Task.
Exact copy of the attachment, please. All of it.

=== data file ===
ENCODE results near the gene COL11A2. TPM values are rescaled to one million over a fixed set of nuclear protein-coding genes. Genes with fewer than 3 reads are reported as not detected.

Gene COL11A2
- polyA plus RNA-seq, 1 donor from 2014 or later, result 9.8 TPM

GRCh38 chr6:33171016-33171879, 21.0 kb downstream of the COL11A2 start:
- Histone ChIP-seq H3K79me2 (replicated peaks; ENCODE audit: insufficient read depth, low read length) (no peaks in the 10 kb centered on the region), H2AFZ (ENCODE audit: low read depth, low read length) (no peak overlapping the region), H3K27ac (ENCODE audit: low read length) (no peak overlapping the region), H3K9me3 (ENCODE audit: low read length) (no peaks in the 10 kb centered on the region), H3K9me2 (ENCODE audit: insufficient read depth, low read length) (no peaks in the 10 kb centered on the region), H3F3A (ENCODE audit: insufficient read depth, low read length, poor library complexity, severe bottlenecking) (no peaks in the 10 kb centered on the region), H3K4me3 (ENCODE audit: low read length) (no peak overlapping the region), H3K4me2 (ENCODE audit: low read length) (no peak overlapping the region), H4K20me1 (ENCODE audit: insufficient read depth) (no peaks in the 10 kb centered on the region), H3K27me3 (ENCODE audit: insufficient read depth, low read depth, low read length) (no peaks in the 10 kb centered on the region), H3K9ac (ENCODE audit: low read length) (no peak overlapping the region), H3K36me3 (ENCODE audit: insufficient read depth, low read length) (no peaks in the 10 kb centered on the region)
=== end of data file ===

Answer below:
ENCODE results near the gene COL11A2. TPM values are rescaled to one million over a fixed set of nuclear protein-coding genes. Genes with fewer than 3 reads are reported as not detected.

Gene COL11A2
- polyA plus RNA-seq, 1 donor from 2014 or later, result 9.8 TPM

GRCh38 chr6:33171016-33171879, 21.0 kb downstream of the COL11A2 start:
- Histone ChIP-seq H3K79me2 (replicated peaks; ENCODE audit: insufficient read depth, low read length) (no peaks in the 10 kb centered on the region), H2AFZ (ENCODE audit: low read depth, low read length) (no peak overlapping the region), H3K27ac (ENCODE audit: low read length) (no peak overlapping the region), H3K9me3 (ENCODE audit: low read length) (no peaks in the 10 kb centered on the region), H3K9me2 (ENCODE audit: insufficient read depth, low read length) (no peaks in the 10 kb centered on the region), H3F3A (ENCODE audit: insufficient read depth, low read length, poor library complexity, severe bottlenecking) (no peaks in the 10 kb centered on the region), H3K4me3 (ENCODE audit: low read length) (no peak overlapping the region), H3K4me2 (ENCODE audit: low read length) (no peak overlapping the region), H4K20me1 (ENCODE audit: insufficient read depth) (no peaks in the 10 kb centered on the region), H3K27me3 (ENCODE audit: insufficient read depth, low read depth, low read length) (no peaks in the 10 kb centered on the region), H3K9ac (ENCODE audit: low read length) (no peak overlapping the region), H3K36me3 (ENCODE audit: insufficient read depth, low read length) (no peaks in the 10 kb centered on the region)